Author + information
- Vijayalakshmi Kunadiana,b,
- Hannah Sinclaira,b,
- Jonathan Battya,b,
- Sophie Z. Gua,b,
- Benjamin Beskaa,b,
- Murugapathy Veerasamya,b,
- Gary A. Forda,b and
- Weiliang Qiua,b
Background: Frailty is common in older patients with non-ST elevation coronary syndrome (NSTEACS) and is associated with a high morbidity and mortality. The influence of frailty on physical quality of life (QoL) outcomes after invasive treatment for NSTEACS was studied.
Methods: Patients aged ≥75 years (n=232) with NSTEACS were enrolled. Frailty was assessed using the Fried criteria, where a score of 0 is robust, 1 or 2 is pre-frail and ≥3 is frail. QoL was evaluated using the Short Form-36 (SF-36) questionnaire (license number QM033917) at baseline and 1 year follow-up. The norm-based Physical Component Score (PCS), an aggregated summary score of the 8 SF-36 subscales, is reported.
Results: Mean age was 81±4 years, (60% male, 88% received invasive treatment). At baseline, 39(16.8%) patients were robust, 123 (53%) were pre-frail and 70 (30.2%) were frail. Increasing frailty was associated with decreased physical QoL at both baseline and 1 year (p<0.001 for both time points). Although all frailty groups saw an increase in mean PCS, this difference was only statistically significant in frail group (robust: 42.4±11.4 to 44.3±12.4, p=0.372; pre-frail: 38.4±11.4 to 41.6±11.7, p=0.117; frail: 27.2±8.1 to 32.9±12.7, p=0.015). In addition, only frail patients who were treated invasively saw this significant increase in PCS between baseline and 1 year.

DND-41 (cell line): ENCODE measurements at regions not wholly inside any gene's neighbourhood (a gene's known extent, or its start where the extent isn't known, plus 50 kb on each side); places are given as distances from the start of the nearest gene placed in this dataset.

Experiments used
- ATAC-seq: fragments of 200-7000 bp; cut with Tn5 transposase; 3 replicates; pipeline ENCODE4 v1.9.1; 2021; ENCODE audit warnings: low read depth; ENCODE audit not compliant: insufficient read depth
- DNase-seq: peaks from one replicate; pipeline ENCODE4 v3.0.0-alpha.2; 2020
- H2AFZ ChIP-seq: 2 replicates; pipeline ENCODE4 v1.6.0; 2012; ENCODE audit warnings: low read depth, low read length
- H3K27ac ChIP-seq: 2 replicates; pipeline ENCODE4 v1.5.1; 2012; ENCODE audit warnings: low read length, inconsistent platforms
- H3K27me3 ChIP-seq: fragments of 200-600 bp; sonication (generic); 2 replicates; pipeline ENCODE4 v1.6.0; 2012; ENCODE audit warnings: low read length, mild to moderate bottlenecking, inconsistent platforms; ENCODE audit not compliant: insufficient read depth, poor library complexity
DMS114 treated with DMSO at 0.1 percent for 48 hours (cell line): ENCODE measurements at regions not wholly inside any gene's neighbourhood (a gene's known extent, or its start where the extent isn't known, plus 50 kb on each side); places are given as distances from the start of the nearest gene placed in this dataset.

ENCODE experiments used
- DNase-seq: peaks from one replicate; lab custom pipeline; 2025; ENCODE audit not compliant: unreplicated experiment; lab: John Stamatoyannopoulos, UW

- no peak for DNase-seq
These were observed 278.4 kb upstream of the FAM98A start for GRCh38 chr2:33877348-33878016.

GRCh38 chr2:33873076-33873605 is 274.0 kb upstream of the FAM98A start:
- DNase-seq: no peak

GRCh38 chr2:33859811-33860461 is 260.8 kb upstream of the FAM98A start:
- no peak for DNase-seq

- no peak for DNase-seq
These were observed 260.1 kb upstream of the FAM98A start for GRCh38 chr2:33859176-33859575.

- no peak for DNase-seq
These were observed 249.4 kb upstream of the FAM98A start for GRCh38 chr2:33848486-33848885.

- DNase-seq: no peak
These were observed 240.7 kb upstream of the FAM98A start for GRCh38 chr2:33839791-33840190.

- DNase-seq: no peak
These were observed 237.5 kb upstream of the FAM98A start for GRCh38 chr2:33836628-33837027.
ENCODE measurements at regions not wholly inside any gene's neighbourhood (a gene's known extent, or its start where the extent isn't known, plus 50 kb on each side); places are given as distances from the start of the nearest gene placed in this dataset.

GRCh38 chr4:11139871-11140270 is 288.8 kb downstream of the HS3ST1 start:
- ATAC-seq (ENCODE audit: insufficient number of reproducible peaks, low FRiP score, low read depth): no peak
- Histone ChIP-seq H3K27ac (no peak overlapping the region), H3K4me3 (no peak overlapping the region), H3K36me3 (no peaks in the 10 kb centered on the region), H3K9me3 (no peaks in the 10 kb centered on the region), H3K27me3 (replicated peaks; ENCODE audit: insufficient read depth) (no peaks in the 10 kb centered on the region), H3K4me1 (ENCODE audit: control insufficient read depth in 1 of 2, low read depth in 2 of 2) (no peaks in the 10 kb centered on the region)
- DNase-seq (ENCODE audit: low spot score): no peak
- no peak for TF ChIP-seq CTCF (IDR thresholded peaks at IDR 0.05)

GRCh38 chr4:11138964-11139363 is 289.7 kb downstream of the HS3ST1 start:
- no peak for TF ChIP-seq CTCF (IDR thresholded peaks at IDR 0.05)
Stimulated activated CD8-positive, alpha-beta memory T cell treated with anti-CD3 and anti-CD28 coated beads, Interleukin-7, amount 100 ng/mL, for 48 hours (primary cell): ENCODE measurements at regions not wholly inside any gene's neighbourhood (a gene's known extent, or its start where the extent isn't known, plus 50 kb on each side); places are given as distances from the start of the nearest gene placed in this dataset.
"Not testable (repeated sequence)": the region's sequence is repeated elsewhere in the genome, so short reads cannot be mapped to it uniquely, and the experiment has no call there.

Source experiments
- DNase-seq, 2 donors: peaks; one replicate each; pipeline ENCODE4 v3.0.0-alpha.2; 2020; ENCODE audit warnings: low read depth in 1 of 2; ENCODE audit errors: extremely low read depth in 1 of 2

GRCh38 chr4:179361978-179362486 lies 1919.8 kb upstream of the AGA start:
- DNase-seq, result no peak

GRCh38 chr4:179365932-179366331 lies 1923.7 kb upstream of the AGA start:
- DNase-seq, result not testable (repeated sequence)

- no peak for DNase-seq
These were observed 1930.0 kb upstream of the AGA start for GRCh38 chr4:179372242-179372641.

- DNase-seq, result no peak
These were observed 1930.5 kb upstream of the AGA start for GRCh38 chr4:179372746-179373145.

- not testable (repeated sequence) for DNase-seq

Conclusions: Although frail older patients with NSTEACS have a poorer physical QoL overall, frailty is associated with a similar or greater improvement from baseline QoL in those who receive invasive treatment.
Poster Hall, Hall C
Friday, March 17, 2017, 3:45 p.m.-4:30 p.m.
Session Title: PCI for NSTEMI and Complex Patients With Multiple Co-Morbidities
Abstract Category: 19. Interventional Cardiology: Complex Patients/Comorbidities
Presentation Number: 1154-135
- 2017 American College of Cardiology Foundation